That demand means a huge number of animals need to be involved, and as greyhounds live far longer then their fastest, fittest years, most have ended up being treated as an unwanted waste product. When past their use-by date, they’re disposed off. That’s the financial reality because there’s no money in slow dogs. By that stage they’ve already suffered a lifetime of being trained in the worst way possible in terms of responsible dog training: being encouraged and rewarded the whole time for chasing things. Thankfully for some greyhounds their laziness and good nature rises above their training, and these are typically the ones rehomed by the Greyhounds As Pets programme.
The Greyhound Protection League petitioned the government in 2013 for transparency around the numbers culled and numbers injured. The industry’s response was to admit incompetence in its record-keeping and to plead for an opportunity to show they were committed to animal welfare. At the same time, they also withdrew what little welfare-related information they were sharing publicly, and that information is still withheld from the public.
It was a big deal when race stewards were found to be deliberately misleading the public around the number and nature of greyhound racing injuries in Australia recently, but that is exactly what is happening here, only no-one with any power is calling them out on it.
Australian entities that collate breeding and exporting data for both our countries allow us a view into the numbers introduced here for racing. Running those numbers against the adoption figures that different groups in New Zealand provide, including homes found by and provided by trainers, gives us a good insight as to what is happening for these dogs.
The industry commissioned their own audit by a former Chairman of the NZ Racing Board, and that told us, based on trainers’ input, how many dogs were finding homes with trainers. It was a pretty dismal admission.
In the end we count the number of dogs coming in and the number of dogs coming out of the racing industry and we get a pretty clear picture of the greyhound population and trends within it.
Despite Greyhounds As Pets — the industry-funded rehoming initiative — and several smaller adoption groups rehoming dogs, there’s still a whopping number of greyhounds simply disappearing off the face of the earth. Between 600-700 greyhounds per year are being euthanised in New Zealand, after being deemed unfit for racing. Around 50 dogs are killed annually, in addition to this, on the track due to injuries.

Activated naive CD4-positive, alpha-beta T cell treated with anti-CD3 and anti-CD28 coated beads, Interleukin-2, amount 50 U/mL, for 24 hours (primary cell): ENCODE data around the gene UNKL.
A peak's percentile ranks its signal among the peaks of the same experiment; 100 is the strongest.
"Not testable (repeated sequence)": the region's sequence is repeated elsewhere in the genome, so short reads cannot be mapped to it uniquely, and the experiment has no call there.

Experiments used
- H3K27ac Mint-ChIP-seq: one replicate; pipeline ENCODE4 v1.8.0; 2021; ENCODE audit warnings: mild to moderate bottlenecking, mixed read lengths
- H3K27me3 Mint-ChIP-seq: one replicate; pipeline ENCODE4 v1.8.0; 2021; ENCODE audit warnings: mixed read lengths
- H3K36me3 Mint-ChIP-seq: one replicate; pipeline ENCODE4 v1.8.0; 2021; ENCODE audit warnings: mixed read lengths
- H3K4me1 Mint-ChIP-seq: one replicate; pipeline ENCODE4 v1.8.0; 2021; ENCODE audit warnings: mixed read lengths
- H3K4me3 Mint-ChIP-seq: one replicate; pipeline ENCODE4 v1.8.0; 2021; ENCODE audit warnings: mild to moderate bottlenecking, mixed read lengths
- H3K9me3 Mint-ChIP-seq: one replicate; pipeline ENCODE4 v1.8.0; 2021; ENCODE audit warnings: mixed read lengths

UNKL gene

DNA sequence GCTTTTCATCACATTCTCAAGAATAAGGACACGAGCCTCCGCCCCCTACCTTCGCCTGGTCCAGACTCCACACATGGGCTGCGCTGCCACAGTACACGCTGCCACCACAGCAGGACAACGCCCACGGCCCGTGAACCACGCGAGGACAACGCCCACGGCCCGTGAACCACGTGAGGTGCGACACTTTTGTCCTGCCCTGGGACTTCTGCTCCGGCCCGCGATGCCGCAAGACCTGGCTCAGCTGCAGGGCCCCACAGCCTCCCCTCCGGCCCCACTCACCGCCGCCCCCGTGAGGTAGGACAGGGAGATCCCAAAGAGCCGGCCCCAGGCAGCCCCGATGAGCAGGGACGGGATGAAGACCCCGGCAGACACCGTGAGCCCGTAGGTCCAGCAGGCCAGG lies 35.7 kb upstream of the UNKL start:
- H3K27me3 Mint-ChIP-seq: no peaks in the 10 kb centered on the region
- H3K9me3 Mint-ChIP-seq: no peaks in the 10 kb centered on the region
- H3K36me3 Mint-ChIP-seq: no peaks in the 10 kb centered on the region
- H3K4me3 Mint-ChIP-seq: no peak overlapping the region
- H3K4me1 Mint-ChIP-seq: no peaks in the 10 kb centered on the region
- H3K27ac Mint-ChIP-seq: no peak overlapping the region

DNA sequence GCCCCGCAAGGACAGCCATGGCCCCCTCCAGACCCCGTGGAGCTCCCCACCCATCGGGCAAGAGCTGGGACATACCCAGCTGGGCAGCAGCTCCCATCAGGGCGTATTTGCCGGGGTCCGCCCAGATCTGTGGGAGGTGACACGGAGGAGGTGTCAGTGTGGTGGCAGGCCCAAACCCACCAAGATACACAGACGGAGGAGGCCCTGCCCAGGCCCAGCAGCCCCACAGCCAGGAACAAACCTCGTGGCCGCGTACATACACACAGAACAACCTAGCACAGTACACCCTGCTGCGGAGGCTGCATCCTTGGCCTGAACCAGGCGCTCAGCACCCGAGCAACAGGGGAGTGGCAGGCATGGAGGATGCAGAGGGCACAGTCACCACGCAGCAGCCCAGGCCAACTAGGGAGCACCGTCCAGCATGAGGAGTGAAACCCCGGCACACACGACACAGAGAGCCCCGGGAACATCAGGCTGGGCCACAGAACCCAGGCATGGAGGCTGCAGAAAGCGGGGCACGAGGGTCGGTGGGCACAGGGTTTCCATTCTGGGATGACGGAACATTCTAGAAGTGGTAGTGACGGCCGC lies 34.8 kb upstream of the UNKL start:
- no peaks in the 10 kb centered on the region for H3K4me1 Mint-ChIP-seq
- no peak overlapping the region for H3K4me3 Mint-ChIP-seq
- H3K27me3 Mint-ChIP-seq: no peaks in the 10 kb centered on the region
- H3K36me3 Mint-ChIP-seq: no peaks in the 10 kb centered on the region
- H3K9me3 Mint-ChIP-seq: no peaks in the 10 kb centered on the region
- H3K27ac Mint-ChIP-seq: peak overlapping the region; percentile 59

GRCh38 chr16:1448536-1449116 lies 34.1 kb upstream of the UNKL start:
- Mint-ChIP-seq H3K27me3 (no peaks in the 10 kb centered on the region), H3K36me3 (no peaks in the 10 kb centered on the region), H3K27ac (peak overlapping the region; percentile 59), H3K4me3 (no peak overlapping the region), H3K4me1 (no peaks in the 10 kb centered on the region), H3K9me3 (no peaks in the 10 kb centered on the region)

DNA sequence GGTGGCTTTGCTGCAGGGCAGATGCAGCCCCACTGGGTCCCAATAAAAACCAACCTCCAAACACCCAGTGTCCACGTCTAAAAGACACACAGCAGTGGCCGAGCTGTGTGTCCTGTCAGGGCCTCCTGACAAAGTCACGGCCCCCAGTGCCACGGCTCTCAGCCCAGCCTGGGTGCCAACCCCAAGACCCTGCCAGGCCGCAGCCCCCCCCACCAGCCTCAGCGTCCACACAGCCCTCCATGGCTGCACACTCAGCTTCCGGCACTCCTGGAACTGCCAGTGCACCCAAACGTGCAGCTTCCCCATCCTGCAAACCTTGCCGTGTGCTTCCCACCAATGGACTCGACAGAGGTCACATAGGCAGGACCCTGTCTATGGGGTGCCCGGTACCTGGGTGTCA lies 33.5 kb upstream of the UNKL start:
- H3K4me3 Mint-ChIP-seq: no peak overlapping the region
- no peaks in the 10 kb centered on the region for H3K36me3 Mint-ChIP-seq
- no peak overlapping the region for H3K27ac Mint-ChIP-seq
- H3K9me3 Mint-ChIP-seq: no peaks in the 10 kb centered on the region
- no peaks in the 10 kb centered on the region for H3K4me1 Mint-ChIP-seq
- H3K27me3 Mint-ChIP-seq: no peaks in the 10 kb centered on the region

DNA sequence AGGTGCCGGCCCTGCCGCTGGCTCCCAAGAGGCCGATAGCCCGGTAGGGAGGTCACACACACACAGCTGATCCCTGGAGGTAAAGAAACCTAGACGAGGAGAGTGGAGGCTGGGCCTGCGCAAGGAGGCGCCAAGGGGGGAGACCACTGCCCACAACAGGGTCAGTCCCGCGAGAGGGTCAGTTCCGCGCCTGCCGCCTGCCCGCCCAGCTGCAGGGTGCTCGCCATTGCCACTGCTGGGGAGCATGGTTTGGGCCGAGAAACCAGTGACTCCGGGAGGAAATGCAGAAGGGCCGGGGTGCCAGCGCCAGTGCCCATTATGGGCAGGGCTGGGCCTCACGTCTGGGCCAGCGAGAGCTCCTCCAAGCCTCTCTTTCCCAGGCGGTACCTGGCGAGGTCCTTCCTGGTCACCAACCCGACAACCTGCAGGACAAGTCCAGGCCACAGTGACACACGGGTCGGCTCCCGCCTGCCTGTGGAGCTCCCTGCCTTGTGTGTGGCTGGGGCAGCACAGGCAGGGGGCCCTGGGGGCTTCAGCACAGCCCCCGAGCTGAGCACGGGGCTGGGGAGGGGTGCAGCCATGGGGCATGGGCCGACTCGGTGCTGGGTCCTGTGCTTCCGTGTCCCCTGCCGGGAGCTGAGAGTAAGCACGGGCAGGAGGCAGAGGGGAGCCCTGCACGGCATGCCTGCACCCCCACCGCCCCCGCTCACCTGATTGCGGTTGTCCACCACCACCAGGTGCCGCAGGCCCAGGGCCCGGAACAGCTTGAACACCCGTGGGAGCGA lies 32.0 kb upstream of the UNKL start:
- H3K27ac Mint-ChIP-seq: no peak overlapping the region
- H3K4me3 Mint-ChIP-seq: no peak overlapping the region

The racing industry, of course, has direct access to this information, but they are keeping quiet. If they do talk about this, my guess is that they probably wont be counting very well! Sadly we can tell from their record-keeping in the field, that proof of rehoming a greyhound is simply not required, and on the injuries front trainers are wondering why race stewards aren’t referring injured dogs to the vet like they should be. That means reported injuries will be down and the percentage of dogs rehomed will be up. We can see that data collecting is not being done in a credible way.
What we’ll do now is petition the government and this time ask for an outright ban on greyhound racing.
The changes that resulted from the industry’s own review have done nothing to protect dogs’ welfare, but instead have made it completely non-transparent. We are now in a really strong position to point out the industry shortcomings to the government and the public. Despite the secrecy, we can pretty much prove that they are culling more dogs than they are rehoming, and that they are covering up greyhound injuries and deaths caused directly by racing itself.
You can help by sending an email to the Minister for Racing calling for an inquiry into the cruel sport.
Aaron Cross, Greyhound Protection League